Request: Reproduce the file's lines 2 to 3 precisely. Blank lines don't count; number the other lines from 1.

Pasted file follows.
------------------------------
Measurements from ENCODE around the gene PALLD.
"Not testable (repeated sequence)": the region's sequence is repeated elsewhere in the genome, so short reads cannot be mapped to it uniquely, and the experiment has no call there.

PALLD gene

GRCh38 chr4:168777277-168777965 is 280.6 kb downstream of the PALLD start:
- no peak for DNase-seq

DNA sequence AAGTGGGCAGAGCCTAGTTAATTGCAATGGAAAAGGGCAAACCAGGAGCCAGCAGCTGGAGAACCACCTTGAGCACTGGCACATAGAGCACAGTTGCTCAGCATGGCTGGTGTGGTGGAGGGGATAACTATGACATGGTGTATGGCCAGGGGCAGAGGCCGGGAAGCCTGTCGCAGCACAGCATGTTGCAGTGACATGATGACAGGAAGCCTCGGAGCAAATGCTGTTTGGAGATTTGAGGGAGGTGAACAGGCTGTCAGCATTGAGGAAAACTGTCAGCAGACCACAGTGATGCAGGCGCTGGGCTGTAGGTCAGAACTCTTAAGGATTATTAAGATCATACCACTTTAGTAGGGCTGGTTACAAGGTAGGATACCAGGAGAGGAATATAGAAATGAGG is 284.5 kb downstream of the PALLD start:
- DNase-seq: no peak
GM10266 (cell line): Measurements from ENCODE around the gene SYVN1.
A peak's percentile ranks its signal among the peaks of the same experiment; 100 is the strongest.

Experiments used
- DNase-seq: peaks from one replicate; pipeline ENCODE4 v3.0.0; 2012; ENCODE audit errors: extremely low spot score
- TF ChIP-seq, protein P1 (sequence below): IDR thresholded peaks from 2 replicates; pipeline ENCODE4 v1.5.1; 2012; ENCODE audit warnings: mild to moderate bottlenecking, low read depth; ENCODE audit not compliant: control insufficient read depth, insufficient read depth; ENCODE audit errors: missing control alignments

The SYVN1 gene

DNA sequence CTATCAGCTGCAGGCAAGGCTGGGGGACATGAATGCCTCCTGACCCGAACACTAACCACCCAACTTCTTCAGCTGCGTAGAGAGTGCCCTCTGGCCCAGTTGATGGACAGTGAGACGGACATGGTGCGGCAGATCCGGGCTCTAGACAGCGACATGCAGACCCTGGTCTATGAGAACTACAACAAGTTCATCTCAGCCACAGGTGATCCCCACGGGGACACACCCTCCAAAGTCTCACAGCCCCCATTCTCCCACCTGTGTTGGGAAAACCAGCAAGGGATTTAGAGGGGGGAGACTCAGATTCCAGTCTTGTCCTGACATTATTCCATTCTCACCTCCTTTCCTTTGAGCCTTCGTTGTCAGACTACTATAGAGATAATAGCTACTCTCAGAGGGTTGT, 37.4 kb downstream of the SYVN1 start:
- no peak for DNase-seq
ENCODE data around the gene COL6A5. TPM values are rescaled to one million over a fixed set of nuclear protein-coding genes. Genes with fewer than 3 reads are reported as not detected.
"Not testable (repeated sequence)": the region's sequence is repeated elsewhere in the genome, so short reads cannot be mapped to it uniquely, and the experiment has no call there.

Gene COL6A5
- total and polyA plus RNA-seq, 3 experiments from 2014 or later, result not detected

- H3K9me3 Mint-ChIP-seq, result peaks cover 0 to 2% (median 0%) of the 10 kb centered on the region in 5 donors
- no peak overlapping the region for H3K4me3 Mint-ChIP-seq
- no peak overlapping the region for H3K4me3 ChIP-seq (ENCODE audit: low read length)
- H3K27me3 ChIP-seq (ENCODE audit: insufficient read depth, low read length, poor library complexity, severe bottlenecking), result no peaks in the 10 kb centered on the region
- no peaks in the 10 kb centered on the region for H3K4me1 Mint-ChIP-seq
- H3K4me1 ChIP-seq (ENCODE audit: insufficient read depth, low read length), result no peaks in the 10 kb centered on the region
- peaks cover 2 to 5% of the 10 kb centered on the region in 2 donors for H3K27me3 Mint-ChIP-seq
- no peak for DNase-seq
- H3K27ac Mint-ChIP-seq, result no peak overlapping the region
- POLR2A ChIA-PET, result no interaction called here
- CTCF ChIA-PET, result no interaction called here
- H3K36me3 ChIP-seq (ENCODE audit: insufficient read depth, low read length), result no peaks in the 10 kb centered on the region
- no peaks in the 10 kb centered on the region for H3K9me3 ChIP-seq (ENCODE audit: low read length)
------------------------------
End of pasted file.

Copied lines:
"Not testable (repeated sequence)": the region's sequence is repeated elsewhere in the genome, so short reads cannot be mapped to it uniquely, and the experiment has no call there.

PALLD gene